The United States Food and Drug Administration today announced its new rules that will require restaurant chains to post the calorie counts
of their menu items on the menus themselves. Up until now, many restaurants have gotten around publication requirements by making calorie counts and other nutritional information either available by request on under-the-counter handouts, or by burying them under small links on their websites.
When governments first started requiring calorie count disclosure, some restaurants did publish the numbers on their menus, only to see sales decline as consumers stopped ordering high-calorie gut-busters. So restaurants starting looking for ways to publish the numbers in ways that most customers wouldn't ever see them.
Many restaurant menus will need to start listing calorie counts along with prices. But theme parks might not have to.
The FDA made a point in its announcement today of stating that "(t)he menu labeling rule also includes food facilities in entertainment venue chains such as movie theaters and amusement parks." But it's difficult to envision which theme park restaurant actually will end up having to display calorie counts on their menus, given the other conditions in the new rules. As the FDA press release states:
"The menu labeling final rule applies to restaurants and similar retail food establishments if they are part of a chain of 20 or more locations, doing business under the same name and offering for sale substantially the same menu items."
I can't think of a single theme or amusement park chain in the United States that operates a food service facility that would meet those requirements. Not even Six Flags has 20 of the same restaurant locations across its chain, using the same name and serving the same menu. Even if a park chain did have that many identical restaurants, it simply could change of their names in an effort to get around the new requirements. If the FDA wants to consider entire parks as a "location," again, not even Six Flags has 20 parks across the country. Only if the FDA considered all of a chain's restaurants together could a theme park chain be subject to the 20-location condition, but again, those locations would be operating under different names and with different menus.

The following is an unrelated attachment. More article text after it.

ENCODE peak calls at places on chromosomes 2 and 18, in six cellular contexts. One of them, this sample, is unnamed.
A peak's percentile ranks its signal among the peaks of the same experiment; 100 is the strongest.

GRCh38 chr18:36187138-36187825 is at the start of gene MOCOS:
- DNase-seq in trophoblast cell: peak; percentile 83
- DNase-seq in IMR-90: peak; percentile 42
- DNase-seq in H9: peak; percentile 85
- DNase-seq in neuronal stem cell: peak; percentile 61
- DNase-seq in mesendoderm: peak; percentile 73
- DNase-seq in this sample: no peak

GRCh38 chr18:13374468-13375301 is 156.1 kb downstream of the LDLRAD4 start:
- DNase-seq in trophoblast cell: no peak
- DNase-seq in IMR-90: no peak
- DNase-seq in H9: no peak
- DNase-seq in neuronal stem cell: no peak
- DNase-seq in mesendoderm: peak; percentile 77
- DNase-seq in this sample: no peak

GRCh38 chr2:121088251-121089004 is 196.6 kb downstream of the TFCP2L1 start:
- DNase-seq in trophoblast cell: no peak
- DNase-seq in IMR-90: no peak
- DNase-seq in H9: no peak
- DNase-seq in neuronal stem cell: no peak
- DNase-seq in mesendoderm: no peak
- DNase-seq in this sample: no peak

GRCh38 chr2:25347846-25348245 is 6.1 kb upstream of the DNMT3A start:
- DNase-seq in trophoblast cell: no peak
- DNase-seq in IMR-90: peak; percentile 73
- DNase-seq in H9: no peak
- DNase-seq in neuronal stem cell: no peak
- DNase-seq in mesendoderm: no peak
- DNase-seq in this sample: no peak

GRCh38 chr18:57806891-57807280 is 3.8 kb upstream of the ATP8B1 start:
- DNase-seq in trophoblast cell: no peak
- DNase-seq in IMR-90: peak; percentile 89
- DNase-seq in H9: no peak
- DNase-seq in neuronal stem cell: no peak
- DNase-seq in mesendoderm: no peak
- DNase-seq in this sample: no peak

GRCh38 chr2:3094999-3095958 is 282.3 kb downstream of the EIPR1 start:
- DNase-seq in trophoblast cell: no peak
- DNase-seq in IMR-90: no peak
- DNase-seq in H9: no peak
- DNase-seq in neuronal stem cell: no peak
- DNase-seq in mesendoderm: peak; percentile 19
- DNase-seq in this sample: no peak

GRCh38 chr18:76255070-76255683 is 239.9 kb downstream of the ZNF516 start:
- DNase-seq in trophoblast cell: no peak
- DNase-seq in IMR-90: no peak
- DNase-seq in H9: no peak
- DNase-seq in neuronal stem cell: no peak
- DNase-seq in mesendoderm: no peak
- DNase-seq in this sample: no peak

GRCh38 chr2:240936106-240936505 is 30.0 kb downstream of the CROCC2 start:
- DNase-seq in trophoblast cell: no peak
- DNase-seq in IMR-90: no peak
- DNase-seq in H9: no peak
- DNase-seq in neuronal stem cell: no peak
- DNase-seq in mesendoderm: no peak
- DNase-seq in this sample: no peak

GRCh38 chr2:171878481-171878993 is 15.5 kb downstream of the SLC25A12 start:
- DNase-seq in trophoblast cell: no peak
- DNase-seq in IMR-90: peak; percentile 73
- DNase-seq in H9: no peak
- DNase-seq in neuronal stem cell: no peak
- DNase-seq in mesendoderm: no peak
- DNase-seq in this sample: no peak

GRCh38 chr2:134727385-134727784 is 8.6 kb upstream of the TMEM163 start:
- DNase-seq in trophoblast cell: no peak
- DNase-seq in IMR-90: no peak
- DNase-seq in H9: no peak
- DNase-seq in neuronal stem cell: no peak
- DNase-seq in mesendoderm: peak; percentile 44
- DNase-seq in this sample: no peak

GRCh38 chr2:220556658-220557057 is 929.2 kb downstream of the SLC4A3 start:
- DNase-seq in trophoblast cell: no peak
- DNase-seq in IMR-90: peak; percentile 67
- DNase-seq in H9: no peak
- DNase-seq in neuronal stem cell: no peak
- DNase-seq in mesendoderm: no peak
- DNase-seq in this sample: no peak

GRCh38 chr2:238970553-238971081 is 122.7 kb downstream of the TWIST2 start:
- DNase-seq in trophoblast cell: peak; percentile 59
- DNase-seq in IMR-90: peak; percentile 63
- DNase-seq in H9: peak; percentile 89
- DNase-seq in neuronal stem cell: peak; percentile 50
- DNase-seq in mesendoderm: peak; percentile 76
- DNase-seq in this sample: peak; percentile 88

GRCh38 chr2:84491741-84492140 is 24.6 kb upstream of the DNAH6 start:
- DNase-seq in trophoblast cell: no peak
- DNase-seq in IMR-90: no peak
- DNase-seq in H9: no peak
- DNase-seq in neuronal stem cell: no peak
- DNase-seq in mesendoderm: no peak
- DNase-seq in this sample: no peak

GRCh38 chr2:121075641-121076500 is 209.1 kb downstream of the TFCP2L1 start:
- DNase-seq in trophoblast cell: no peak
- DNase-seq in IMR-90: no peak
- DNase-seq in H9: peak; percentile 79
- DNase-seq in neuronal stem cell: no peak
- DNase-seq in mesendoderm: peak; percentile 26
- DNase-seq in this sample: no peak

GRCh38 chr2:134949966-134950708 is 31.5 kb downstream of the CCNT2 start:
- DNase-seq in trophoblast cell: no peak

Where might theme park visitors see calorie counts on menus in parks, then? Perhaps at counter-service stands branded to outside fast-food chains such as Subway and Panda Express. But one wonders if Disney's Starbucks locations would be subject to the new rules, as they operate in the parks under unique names. Sure, there's a discreet Starbucks sign at the entrance and logos on the cups, but a lawyer could earn a few billable hours making an argument that those different names exempt the locations.
Ultimately, though, if the new FDA rule manages to change consumer behavior, as it is intended to do, theme parks might need to go ahead and start listing calorie counts anyway. If consumers come to expect to see the numbers next to selections outside theme parks, they might start demanding to see the same inside the parks, too. At some point it would be easier just to list the calories (and put out a self-congratulatory press release) than to deal with a persistent queue of complaints at guest relations.
Qualifying restaurants will have one year to start complying with the new requirements.
Do you want to see calorie counts and nutritional information before you make a decision about which food to order? Tell us in the comments.